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Bible Commentaries
Ecclesiastes 12

Wells of Living Water CommentaryWells of Living Water

Verses 1-14

The Religion under the Sun

Ecclesiastes 12:1-14


We use the word "religion" in preference to "Christianity." There are many religions; there is but one Christianity, one Christ. There is but one Christian faith. Religion is used to describe the upliftings of a soul toward God and toward eternity. Man is naturally a religious being, that is, he naturally seeks after the great Creator, and thinks of the world to come. The natural man, however, in his viewpoint may have but little, if any, conception of his need of a Saviour, or of the fact that Christ is God the Son, and Son of God. In other words, the heathen are religious. The Indians, roaming the forests of America, were found to be religious.

Religion as described in the Book of Ecclesiastes takes on a twofold aspect. First of all, it has to do with the human conception of present-day morality. Second, it has to do with the human conception of things beyond this life.

1. We would demonstrate first of all the folly of the critic who condemns the Book of Ecclesiastes. The Book which we have been studying in several studies is a Book which is derided and criticized as perhaps no other Book of the Bible, The infidel delights to quote from its pages in order to upset the faith of some weak Christian who knows nothing of the deeper meanings and intents of Solomon's writings. The critic especially delights in attacking certain statements found in Ecclesiastes which have to do with the things beyond the sun. In all of this, the critic, the skeptic, the agnostic, all of them are only condemning themselves, for the Book they mock is the Book which describes them from beginning to end. It is of him, and of his class that God is writing.

The critic boasts his learning, and the sway of his wisdom. Ecclesiastes describes him because it presents everything that human wisdom can discover concerning life as it now is, and life as it will be in the ages to come.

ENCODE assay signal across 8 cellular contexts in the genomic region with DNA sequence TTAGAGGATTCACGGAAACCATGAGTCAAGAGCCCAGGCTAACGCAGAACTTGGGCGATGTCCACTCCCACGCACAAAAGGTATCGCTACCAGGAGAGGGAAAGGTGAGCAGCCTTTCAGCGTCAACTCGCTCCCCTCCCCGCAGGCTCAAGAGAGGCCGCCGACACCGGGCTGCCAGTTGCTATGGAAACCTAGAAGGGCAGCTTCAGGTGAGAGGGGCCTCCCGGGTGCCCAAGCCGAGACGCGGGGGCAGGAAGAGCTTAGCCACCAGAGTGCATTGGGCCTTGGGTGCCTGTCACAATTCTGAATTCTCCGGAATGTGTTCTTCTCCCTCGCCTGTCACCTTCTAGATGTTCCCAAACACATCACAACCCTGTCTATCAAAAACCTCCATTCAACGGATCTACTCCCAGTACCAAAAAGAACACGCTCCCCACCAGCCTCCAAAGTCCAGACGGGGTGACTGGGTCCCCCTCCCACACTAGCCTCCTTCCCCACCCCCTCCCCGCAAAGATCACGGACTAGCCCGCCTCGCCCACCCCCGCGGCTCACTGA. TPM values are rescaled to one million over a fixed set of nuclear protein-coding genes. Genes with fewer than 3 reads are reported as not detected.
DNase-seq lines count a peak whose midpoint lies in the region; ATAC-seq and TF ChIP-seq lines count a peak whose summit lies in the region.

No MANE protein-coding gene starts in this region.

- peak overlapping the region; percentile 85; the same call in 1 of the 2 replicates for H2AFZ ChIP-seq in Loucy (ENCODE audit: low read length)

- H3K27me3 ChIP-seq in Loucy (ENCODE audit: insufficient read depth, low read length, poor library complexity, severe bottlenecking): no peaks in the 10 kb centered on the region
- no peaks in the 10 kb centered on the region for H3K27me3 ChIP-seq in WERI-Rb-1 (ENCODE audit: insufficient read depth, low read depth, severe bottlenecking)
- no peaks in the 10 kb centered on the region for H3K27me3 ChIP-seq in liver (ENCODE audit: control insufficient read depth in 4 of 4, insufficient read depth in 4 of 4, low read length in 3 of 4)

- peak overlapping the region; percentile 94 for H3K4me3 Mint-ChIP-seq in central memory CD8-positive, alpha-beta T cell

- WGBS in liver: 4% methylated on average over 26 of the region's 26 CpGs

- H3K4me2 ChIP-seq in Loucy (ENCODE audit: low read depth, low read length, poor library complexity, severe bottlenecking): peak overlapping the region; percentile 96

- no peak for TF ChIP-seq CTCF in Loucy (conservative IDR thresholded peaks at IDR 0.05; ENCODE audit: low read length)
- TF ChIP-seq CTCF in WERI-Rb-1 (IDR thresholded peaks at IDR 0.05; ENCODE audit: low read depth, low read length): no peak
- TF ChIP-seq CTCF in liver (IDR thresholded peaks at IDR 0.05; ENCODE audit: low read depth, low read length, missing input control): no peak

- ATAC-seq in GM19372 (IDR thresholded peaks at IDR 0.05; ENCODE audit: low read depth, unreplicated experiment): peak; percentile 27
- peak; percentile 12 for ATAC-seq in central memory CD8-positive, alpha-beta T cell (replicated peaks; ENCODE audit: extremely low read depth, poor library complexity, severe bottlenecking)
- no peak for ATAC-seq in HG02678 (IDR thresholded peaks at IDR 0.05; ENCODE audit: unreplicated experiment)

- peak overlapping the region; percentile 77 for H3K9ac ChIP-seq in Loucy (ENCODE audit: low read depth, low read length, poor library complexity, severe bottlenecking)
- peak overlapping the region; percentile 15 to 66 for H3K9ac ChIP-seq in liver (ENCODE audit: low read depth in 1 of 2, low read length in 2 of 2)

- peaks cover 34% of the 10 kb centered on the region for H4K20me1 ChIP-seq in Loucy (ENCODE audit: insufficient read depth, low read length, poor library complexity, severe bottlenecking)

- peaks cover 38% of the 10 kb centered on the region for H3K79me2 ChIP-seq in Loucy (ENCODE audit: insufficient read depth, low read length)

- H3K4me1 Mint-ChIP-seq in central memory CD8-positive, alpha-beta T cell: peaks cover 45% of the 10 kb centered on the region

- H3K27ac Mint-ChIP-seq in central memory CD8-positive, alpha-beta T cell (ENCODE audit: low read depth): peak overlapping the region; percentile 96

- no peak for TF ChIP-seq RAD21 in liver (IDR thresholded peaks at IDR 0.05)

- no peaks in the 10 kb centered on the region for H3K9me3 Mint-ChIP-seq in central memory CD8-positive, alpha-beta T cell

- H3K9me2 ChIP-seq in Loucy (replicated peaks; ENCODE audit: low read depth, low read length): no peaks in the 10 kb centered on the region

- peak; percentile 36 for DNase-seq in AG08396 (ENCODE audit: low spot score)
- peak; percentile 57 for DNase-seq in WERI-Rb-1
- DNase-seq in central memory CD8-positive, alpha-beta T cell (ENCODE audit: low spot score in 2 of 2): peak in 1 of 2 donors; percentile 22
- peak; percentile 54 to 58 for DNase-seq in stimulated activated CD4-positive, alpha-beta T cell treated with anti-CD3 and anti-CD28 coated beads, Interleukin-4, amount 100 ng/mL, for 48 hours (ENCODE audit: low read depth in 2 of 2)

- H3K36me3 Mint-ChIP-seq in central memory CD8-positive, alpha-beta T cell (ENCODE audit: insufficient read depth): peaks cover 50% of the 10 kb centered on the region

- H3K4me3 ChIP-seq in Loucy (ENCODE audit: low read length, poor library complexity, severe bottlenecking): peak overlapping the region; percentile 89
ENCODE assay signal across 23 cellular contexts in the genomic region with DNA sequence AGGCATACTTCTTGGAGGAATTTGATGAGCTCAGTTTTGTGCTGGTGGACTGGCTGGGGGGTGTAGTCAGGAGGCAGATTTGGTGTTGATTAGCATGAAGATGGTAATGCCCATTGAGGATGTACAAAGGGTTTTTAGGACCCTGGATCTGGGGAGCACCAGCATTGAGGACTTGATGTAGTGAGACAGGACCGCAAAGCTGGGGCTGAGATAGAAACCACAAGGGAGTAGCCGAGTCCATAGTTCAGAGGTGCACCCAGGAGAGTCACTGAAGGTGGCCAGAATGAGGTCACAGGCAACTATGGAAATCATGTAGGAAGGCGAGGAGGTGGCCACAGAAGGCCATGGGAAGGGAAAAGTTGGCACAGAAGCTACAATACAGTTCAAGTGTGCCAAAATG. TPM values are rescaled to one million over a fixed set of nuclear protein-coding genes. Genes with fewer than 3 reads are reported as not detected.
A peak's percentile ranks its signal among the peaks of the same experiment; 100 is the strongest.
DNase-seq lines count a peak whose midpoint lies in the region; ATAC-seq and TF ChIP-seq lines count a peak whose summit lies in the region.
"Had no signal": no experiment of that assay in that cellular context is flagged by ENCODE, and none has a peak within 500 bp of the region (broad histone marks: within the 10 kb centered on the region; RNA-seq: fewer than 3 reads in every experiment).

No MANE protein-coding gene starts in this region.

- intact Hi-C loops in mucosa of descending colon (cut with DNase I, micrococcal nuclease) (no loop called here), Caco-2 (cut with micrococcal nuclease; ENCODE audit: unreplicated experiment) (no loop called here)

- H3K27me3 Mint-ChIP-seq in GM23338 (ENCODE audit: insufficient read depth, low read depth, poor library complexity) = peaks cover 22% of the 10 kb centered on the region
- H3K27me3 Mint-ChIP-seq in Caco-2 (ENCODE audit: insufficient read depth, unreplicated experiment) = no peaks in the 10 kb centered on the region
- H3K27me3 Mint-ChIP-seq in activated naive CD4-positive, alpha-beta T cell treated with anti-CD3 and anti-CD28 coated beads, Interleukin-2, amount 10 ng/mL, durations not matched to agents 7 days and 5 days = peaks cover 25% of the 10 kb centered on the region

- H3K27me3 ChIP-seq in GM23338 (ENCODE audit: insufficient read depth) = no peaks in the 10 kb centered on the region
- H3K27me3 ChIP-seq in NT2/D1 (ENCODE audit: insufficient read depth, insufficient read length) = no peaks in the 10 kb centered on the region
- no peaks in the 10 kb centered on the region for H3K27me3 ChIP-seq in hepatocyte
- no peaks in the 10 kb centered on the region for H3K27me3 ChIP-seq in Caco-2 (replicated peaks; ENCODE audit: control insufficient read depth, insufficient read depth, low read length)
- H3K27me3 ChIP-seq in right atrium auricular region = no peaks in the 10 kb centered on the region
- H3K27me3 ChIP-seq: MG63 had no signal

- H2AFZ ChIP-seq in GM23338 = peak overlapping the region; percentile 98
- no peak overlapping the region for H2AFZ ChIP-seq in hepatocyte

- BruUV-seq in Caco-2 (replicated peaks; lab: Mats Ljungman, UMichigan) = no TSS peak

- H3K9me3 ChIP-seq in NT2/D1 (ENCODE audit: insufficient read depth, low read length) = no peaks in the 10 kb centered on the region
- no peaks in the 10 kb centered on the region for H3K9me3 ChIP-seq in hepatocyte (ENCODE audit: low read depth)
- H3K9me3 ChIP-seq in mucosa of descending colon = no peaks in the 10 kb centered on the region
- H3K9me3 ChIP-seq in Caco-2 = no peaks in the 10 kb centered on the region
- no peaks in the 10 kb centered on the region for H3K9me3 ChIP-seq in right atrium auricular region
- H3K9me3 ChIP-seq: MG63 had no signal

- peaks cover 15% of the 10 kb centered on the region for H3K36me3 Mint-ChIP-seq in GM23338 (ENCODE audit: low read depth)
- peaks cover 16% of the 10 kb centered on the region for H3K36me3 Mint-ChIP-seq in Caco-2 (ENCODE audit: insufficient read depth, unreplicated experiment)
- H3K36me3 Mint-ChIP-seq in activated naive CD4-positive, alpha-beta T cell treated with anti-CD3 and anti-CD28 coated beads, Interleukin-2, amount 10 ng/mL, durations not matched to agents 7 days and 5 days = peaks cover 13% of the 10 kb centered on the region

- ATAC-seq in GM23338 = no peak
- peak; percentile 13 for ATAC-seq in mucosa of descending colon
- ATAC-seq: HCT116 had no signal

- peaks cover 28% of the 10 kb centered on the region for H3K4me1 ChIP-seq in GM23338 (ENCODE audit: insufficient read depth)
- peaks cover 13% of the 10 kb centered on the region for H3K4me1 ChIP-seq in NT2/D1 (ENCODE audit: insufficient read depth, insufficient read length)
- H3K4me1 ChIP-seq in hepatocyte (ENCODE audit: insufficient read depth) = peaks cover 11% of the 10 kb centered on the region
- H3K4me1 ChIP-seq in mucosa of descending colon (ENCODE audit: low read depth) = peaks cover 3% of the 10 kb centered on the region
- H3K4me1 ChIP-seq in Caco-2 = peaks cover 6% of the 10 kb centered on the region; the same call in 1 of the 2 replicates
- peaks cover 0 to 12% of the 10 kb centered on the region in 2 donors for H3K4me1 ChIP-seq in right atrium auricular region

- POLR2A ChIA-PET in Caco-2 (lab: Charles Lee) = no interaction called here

2. We would present, secondly, the good in human religions which are "under the sun." That there is good in all of them, must be acknowledged. Heathendom, through their religious leaders, has given the world some marvelous ethical conceptions, and some wonderful rules of life. Confucius, Buddha, Mohammed, and others have said much that is worthy of praise. However, when they come to things Divine, the need of a sinner, the way to righteousness and eternal life, they utterly collapse. A book might be written on the good in human religions, and, also, on the failures of those same religions.


First of all we will consider religion in its present-day conceptions.

"All things have I seen in the days of my vanity: there is a just man that perisheth in his righteousness, and there is a wicked man that prolongeth his life in his wickedness. Be not righteous over much; neither make thyself over wise: why shouldest thou destroy thyself? Be not overmuch wicked, neither be thou foolish; why shouldest thou die before thy time?" Have you ever heard such words? They are the sum and substance of the religion of the twentieth century A. D., just as they were of the tenth century B. C.

The man "under the sun" is ready to assist in deposing those who are overmuch wicked. They will join hands with anyone in vanquishing sin in its darkest forms. This is human religion. "Be not over much wicked."

The man "under the sun" is quite as ready to decry every one who is, to his mind, overrighteous. He does not believe in a piety which keeps one unspotted from the world; he disdains the life which walks apart with God; he counts as too pious the one who gives up the world and joins his Lord "without the camp." This is human religion's cry: "Be not righteous over much."

Thus the religion of man (a religion quite foreign to Christianity and saving faith) may be summed up in "not too good," and "not too bad" just "so and so."

The man "under the sun" will accord that "there is not a just man upon the earth, that doeth good, and sinneth not"; he will even excuse his own sinning on that ground.

The man "under the sun" will reach some lofty sweeps in his religious idealisms. He will give some splendid advice as to chastity and conduct; he will even sweep his vision toward the "Great Spirit" and give advice about worshiping God.

Such men have their "courts" and their "holy places," and their "houses of God." Such men have their creeds and their faiths and their dogmas. A man needs no Christian believer's heritage to say some splendidly good things. For instance here is a lofty conception from Ecclesiastes:

"Keep thy foot when thou goest to the House of God, and be more ready to hear, than to give the sacrifice of fools: for they consider not that they do evil" (Ecclesiastes 5:1 ).

Socrates could easily have joined the man "under the sun" in saying:

"Be not rash with thy mouth, and let not thine heart be hasty to utter any thing before God: for God is in Heaven, and thou upon earth: therefore let thy words be few" (Ecclesiastes 5:2 ).

Plato could have urged his followers: "When thou vowest a vow unto God, defer not to pay it" (Ecclesiastes 5:4 ).

Confucius could well afford to have written: "Suffer, not thy mouth to cause thy flesh to sin" (Ecclesiastes 5:6 ).

Who is there anywhere that would hesitate to say: "Fear thou God"? (Ecclesiastes 5:7 ).